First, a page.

Doctors are trained to “fix”
Chronic pain patients often feel a lack of compassion from the health care community. Physicians, as a group, tend not to take time to listen to patients. Our training emphasizes taking action – in the form of prescribing treatments – instead of listening.
Medical school students are empathatic
Every one of my fellow medical school classmates entered medical training with a deep sense of purpose and commitment to make a difference. However, the stresses of the profession, coupled with a lack of stress management skills, lead many physicians to detach. Their focus turns to the cognitive and technical aspects of training, while the emotional component is minimized. In order to simply keep going, doctors become less reflective, inhibiting their ability to connect with patients. There are clear exceptions to this erosion of ideals, but unfortunately the exceptions are just that.
Then there’s the financial component. Physicians are rewarded for performing procedures. The procedures performed on chronic pain patients are lucrative. On the flip side, doctors are actually penalized financially for taking time to talk to their patients.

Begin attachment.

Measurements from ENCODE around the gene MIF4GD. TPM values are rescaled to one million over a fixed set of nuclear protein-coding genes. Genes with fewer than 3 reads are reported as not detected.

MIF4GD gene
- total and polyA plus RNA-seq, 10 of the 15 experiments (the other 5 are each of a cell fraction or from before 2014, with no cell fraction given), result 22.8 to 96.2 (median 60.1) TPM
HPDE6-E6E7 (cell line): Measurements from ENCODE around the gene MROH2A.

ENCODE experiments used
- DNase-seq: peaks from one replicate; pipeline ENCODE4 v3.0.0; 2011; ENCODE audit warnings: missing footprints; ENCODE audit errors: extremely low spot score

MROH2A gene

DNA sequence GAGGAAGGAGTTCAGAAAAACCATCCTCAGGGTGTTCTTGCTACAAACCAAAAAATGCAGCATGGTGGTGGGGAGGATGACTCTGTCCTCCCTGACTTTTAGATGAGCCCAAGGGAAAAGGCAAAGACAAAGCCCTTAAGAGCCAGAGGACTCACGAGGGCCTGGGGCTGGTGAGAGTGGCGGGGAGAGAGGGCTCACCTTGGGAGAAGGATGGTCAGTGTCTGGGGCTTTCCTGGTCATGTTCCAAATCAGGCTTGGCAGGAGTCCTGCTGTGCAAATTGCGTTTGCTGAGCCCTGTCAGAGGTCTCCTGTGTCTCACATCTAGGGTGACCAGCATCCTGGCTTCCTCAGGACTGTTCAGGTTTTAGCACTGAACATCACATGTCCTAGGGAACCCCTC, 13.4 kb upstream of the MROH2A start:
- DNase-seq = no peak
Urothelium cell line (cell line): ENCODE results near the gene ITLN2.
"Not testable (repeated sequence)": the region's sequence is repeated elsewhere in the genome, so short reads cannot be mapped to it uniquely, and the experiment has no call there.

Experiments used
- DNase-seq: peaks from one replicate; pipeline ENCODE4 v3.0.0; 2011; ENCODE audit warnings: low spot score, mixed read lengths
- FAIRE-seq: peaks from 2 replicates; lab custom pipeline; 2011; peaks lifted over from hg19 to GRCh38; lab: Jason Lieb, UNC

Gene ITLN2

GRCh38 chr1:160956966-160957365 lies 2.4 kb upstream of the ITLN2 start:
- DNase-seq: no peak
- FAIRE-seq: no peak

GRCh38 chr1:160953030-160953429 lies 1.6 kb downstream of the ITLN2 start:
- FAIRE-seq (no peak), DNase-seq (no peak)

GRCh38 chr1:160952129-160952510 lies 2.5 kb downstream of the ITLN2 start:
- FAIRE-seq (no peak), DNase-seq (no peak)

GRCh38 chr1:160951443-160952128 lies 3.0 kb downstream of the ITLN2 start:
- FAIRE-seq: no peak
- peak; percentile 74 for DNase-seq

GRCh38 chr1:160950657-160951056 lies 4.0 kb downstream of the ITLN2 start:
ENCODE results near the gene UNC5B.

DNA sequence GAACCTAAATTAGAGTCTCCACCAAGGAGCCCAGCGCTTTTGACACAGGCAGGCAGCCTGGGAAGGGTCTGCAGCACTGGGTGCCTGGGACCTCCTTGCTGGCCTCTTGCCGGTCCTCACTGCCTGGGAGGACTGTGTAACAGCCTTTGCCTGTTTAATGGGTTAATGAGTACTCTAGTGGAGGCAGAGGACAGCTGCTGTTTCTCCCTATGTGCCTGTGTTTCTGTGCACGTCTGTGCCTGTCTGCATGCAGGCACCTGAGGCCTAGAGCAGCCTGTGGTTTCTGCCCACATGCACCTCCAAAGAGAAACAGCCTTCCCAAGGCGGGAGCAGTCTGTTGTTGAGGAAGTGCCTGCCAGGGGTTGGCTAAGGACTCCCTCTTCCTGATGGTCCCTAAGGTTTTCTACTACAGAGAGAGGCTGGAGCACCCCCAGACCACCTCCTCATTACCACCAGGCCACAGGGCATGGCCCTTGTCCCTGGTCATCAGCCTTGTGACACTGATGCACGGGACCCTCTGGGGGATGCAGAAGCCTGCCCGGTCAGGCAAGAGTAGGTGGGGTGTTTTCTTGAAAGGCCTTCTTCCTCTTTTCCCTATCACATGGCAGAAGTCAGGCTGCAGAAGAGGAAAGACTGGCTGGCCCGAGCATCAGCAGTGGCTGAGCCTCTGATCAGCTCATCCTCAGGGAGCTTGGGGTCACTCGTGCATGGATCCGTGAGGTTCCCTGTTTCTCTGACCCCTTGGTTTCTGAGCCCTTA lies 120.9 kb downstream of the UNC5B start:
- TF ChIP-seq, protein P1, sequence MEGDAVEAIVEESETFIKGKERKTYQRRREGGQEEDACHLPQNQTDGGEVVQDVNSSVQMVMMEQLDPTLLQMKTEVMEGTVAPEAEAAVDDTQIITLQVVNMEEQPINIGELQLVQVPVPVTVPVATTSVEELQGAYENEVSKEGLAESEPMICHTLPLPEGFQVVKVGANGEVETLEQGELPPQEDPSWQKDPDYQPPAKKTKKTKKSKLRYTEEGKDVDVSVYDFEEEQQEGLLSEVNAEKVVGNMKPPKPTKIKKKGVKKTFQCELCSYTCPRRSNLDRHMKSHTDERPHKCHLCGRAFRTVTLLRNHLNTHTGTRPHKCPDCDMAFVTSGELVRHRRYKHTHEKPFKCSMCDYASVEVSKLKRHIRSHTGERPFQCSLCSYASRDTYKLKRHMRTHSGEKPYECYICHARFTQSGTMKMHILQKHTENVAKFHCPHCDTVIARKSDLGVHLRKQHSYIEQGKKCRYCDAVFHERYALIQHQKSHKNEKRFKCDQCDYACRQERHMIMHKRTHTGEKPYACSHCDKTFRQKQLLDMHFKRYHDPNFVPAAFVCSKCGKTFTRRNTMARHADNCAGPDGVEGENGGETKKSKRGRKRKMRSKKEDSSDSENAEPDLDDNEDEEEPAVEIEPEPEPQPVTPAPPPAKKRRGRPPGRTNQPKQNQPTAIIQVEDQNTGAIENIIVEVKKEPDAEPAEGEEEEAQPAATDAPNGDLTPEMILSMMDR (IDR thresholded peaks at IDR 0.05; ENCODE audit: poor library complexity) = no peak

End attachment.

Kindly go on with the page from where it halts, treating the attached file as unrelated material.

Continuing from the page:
Chronic pain is also frustrating for Physicians
On top of everything, it’s not uncommon for physicians to become frustrated with their chronic pain patients. As the patients become increasingly desperate about their predicament, they can become more confrontational. Feeling like it’s their last stop, they might make demands and/or turn manipulative. This, in turn, makes the doctors less apt to fully engage. Additionally, doctors do not like dealing with workers comp. You are not wrong in your perception that you are often not being really heard. Your frustration is justified. The downward spiral continues.
There are many physicians who are listening. I feel that most if not all physicians are committed to doing the best job possible for you. However, the reality of overwhelming stress and time pressures often prevents true listening and connecting with you as a person.
The Cry of Chronic Pain: No one is Listening. WSMA Preceptor, August 2011.